Lauren earned a B.A. in chemistry and a B.S. in economics from the University of Pennsylvania, a Ph.D. in chemistry from Harvard University, and completed a postdoc at MIT. Currently, she is an assistant professor at Penn State with appointments in the Department of Chemistry and the Department of Materials Science and Engineering. Her group’s research interests include the study of responsive systems, active matter, tunable optical materials, and laser direct writing of nanomaterials. She can be found on Twitter @laurenzarzar.
Read Lauren’s Emerging Investigator article “Interfacially-adsorbed particles enhance the self-propulsion of oil droplets in aqueous surfactant” and check out all of the 2021 Soft Matter Emerging Investigator articles here.
How do you feel about Soft Matter as a place to publish research on this topic?
Soft Matter is a great journal to publish and follow exciting research in areas such as a colloids, polymers, emulsions, and soft interfaces.
What aspect of your work are you most excited about at the moment and what do you find most challenging about your research?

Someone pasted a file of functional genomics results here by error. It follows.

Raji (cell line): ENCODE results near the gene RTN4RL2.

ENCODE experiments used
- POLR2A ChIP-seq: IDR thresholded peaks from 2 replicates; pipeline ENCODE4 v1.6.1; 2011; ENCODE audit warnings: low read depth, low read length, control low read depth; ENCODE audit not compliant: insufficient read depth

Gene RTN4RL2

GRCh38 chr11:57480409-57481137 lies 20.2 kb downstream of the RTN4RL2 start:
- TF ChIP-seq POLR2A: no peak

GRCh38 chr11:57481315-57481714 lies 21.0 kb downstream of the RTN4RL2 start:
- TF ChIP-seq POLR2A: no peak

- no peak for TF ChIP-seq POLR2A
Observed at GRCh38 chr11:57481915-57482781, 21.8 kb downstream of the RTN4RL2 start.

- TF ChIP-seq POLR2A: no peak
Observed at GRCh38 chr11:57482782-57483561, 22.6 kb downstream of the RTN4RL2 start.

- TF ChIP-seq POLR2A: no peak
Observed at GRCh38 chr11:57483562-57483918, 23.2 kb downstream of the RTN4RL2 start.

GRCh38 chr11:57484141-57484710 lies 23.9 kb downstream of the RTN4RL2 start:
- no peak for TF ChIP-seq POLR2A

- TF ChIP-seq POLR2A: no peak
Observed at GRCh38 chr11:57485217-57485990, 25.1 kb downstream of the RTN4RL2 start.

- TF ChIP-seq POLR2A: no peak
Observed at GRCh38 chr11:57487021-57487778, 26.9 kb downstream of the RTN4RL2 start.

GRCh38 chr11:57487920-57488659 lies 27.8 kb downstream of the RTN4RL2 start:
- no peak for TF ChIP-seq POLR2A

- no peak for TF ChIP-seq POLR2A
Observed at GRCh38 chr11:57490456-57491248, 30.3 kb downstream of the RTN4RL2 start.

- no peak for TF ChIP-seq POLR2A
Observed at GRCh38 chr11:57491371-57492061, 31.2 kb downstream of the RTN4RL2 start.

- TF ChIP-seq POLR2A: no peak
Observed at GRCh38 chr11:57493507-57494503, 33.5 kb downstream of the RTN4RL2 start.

Right now I am excited to understand how to control the motion and interactions between out-of-equilibrium materials such as droplets by using chemical gradients. A challenge is that many of the driving forces (like the chemical gradients, the local interfacial tensions) are very difficult to directly measure or visualize on the microscale. We often have to make inferences based on the observed behaviors and trends we find when doing systematic studies.
In your opinion, what are the most important questions to be asked/answered in this field of research?
Living systems are all out of equilibrium, making them highly adaptive. Yet, as chemists, we are very used to thinking about reactions proceeding to an equilibrium state. How do we design chemical systems that can be continuously driven and persist in different non-equilibrium states for long time periods?
Can you share one piece of career-related advice or wisdom with other early career scientists?
Don’t be afraid to dive into unfamiliar research fields; you don’t have to be an expert to discover something exciting and make an impact.